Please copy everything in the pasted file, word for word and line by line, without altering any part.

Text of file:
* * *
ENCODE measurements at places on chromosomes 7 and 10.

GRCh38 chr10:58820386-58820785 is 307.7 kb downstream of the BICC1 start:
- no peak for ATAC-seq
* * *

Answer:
ENCODE measurements at places on chromosomes 7 and 10.

GRCh38 chr10:58820386-58820785 is 307.7 kb downstream of the BICC1 start:
- no peak for ATAC-seq